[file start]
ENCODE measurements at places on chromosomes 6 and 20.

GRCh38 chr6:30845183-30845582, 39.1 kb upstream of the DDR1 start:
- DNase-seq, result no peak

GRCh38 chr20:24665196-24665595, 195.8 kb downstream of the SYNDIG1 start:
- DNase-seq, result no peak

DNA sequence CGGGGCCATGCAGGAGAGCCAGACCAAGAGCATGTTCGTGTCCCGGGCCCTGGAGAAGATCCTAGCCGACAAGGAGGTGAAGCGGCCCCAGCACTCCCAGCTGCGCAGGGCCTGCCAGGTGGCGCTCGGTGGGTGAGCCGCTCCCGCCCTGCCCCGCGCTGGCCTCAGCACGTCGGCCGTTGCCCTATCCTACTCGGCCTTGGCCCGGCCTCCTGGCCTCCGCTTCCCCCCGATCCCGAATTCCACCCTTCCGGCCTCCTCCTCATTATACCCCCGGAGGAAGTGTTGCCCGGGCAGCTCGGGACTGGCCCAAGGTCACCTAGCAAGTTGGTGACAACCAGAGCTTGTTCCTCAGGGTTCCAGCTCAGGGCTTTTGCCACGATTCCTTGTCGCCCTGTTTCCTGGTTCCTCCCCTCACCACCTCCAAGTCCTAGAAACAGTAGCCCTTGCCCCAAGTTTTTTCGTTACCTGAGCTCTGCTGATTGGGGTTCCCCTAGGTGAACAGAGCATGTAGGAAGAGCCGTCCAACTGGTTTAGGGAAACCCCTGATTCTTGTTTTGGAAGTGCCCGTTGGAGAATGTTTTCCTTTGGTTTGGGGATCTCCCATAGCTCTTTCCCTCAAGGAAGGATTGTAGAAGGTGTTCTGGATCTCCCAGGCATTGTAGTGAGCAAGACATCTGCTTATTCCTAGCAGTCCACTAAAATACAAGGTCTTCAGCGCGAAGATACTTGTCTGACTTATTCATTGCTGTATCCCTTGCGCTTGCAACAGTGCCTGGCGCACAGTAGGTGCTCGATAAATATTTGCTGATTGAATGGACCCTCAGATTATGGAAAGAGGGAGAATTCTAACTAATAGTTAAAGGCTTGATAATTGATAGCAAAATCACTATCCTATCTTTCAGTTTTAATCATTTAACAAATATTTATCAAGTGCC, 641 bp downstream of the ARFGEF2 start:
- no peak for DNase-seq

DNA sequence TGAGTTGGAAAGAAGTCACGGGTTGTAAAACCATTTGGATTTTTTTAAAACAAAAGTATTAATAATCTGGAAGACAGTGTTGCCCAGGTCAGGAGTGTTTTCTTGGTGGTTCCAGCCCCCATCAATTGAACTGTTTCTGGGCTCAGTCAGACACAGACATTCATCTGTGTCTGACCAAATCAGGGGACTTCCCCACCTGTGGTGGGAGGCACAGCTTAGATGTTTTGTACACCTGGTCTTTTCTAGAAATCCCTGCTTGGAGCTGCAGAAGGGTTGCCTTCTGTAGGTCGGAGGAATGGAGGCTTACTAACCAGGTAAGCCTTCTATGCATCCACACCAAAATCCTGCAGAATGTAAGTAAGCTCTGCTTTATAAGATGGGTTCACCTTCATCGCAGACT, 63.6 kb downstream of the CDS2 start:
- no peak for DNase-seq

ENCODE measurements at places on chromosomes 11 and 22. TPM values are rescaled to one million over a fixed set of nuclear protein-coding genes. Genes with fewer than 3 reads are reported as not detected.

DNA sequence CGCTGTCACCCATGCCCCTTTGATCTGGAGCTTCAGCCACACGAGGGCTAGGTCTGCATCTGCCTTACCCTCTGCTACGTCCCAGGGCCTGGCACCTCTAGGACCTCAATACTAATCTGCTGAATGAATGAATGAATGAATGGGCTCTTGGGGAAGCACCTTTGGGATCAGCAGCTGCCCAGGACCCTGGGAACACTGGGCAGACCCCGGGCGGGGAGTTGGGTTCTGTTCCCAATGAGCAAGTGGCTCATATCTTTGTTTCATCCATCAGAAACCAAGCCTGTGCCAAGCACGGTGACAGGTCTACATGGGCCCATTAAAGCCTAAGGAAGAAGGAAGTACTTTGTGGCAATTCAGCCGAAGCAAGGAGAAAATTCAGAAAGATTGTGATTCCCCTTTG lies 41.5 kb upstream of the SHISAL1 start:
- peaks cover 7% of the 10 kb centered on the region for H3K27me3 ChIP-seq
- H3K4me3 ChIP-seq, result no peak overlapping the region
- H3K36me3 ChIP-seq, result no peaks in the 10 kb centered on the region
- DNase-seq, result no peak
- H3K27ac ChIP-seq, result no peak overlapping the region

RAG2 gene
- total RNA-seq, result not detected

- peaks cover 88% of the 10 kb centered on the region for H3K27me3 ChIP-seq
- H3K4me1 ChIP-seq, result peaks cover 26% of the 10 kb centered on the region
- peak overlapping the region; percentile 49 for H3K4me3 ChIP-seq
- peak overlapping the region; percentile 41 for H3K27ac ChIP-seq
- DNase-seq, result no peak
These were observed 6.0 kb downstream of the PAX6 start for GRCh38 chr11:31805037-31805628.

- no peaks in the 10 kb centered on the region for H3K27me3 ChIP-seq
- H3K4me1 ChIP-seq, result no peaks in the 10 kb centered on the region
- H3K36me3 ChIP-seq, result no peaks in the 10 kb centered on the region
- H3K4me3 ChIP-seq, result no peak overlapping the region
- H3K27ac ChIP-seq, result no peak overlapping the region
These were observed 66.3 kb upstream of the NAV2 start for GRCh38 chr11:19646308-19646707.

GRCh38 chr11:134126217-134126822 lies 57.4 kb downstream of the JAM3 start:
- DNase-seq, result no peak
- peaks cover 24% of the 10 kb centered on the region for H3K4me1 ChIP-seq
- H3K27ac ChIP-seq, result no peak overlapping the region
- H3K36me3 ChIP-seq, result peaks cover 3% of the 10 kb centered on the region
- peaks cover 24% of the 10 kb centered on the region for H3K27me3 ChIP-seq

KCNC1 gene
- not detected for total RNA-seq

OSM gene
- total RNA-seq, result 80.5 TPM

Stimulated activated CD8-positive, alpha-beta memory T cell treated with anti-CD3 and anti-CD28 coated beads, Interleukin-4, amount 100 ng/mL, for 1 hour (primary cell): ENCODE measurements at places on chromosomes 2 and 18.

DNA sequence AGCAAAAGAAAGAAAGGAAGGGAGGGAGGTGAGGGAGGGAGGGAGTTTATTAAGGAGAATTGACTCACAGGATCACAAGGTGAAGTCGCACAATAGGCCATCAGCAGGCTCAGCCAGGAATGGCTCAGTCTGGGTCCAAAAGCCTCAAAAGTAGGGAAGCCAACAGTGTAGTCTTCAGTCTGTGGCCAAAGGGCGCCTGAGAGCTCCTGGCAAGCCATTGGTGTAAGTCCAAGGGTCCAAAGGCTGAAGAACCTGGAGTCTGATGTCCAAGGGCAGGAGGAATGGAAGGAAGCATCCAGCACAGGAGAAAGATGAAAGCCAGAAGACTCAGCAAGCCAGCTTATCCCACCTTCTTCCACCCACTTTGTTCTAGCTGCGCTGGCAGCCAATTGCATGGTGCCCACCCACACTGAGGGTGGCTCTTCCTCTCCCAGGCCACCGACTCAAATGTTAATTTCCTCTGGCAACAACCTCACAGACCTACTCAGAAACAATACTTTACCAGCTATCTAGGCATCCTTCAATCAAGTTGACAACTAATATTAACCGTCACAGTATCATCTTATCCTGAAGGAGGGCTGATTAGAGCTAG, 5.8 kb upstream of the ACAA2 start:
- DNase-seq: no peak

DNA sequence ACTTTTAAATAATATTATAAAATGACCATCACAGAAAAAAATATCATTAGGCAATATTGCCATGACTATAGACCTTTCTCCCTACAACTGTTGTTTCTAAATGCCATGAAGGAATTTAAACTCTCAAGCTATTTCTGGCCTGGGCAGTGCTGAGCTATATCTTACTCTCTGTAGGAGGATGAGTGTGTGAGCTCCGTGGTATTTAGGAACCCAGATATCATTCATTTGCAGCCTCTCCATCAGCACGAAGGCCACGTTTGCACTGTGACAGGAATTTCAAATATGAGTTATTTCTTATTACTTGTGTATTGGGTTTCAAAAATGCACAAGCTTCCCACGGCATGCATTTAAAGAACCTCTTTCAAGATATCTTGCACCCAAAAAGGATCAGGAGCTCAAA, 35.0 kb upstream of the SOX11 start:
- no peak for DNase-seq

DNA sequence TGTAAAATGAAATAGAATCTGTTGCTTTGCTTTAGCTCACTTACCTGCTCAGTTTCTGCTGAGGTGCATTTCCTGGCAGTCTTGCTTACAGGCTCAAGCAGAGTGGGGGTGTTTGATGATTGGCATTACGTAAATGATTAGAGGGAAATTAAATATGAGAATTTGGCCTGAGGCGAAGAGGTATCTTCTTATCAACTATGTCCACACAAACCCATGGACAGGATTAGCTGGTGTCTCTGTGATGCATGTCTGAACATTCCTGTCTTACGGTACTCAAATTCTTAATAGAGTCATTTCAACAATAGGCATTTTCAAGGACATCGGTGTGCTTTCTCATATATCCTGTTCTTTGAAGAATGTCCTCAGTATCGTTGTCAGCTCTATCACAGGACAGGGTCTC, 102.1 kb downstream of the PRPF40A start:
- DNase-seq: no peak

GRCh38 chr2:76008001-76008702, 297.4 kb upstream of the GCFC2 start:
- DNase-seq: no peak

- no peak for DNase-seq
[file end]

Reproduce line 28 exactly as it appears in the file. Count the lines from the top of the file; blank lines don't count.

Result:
- H3K4me3 ChIP-seq, result no peak overlapping the region